Grouping methods are closely related to graph grammars. While interactive grouping allows the selection of arbitrary sets of nodes, graph grammars are a mechanism for rule based selection of groups. Similar to context free string grammars, graph grammars consist of production rules that describe how a nonterminal node of a graph can be replaced. Fig. 30 shows an example grammar and a graph derivation. The application of a production rule is very similar to the unfolding of a collapsed graph.
Figure 30: Graph Grammar of Binary Trees
It is possible to use the derivation of a graph to control the layout process. In this case, productions are annotated with layout rules. This is called a layout graph grammar [Br95]. For instance, in Fig. 30, there may be a layout rule that the subtree generated from terminal A must always be to the left of the subtree of B, while a general tree layout algorithm may permute the order of the subtrees in order to improve the balance of the tree. Layout graph grammars have been used in several systems [Hi95, BBH94, MSG95, ShMC96].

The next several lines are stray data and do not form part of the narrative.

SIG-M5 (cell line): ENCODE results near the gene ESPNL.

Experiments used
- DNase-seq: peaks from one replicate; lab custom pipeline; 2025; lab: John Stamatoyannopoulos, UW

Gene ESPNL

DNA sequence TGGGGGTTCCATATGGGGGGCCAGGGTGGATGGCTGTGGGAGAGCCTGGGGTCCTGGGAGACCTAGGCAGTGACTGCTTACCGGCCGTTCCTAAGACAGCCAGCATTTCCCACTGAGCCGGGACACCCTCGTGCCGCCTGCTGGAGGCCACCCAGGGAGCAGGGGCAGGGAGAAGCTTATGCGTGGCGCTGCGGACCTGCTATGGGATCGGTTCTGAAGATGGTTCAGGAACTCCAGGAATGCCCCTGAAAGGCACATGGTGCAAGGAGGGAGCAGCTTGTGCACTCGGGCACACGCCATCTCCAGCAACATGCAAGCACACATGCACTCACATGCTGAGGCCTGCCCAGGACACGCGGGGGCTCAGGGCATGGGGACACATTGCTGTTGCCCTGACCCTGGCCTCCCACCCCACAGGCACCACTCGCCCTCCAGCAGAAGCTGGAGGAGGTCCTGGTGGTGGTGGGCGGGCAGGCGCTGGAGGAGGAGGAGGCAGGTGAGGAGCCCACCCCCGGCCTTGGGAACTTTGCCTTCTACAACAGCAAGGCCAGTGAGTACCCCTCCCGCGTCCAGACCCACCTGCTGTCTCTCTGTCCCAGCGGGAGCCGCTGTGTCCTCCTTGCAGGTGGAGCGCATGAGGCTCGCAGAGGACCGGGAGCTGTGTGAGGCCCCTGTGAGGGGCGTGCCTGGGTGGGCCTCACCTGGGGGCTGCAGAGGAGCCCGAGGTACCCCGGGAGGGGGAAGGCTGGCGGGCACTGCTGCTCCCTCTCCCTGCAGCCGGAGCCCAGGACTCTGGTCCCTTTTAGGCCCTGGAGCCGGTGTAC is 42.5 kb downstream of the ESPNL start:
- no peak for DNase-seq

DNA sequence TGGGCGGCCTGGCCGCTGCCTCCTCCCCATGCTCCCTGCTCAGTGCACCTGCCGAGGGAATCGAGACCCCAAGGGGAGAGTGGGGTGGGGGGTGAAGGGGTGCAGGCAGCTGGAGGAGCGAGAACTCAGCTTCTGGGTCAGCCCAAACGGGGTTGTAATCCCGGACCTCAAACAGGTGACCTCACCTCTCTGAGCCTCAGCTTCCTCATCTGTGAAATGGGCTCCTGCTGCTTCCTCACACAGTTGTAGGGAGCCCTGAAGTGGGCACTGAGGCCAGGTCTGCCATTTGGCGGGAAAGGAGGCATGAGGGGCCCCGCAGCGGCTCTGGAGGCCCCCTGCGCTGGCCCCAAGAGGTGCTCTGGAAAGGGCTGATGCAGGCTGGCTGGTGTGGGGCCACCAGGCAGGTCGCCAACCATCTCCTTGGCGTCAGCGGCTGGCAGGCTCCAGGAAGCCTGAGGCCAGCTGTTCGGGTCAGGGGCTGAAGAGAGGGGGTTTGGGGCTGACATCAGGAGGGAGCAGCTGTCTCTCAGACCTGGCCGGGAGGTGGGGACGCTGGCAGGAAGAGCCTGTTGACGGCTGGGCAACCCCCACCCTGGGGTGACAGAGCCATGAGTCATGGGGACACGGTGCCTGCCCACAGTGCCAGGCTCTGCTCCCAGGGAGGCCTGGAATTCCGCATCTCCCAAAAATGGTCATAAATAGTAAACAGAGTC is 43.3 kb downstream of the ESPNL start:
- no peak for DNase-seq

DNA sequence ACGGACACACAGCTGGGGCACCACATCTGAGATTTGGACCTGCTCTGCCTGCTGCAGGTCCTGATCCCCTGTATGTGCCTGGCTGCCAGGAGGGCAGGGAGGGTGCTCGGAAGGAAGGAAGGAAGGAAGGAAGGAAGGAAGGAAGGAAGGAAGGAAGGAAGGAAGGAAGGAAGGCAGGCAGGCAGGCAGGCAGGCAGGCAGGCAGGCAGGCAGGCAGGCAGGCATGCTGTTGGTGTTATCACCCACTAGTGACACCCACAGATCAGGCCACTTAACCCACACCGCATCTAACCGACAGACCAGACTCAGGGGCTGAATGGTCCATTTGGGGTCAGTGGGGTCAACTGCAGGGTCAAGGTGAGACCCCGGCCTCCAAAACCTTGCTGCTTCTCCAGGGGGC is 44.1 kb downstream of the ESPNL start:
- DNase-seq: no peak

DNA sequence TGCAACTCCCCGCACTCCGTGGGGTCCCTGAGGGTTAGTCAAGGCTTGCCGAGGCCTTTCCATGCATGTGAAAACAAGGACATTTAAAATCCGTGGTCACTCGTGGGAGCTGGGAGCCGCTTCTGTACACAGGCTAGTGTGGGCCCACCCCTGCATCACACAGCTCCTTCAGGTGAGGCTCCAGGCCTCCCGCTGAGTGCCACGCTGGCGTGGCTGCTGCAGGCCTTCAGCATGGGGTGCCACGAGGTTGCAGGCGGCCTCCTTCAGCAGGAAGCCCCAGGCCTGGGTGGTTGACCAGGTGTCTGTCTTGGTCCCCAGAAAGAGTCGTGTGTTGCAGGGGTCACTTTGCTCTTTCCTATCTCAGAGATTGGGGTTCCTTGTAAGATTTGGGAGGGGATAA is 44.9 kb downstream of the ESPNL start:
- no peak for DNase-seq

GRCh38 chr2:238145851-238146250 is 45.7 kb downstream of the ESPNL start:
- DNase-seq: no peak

Since most compiler graphs are structured according to certain rules, layout graph grammars are quite appropriate. This gives syntax trees and control flow graphs a uniform appearance that is easy to recognize. However, since the layout rules are local to a production, a layout method only based on graph grammars does not take the global structure of the graph into account. The results are rarely optimal wrt. used space, edge crossings, etc [Br95].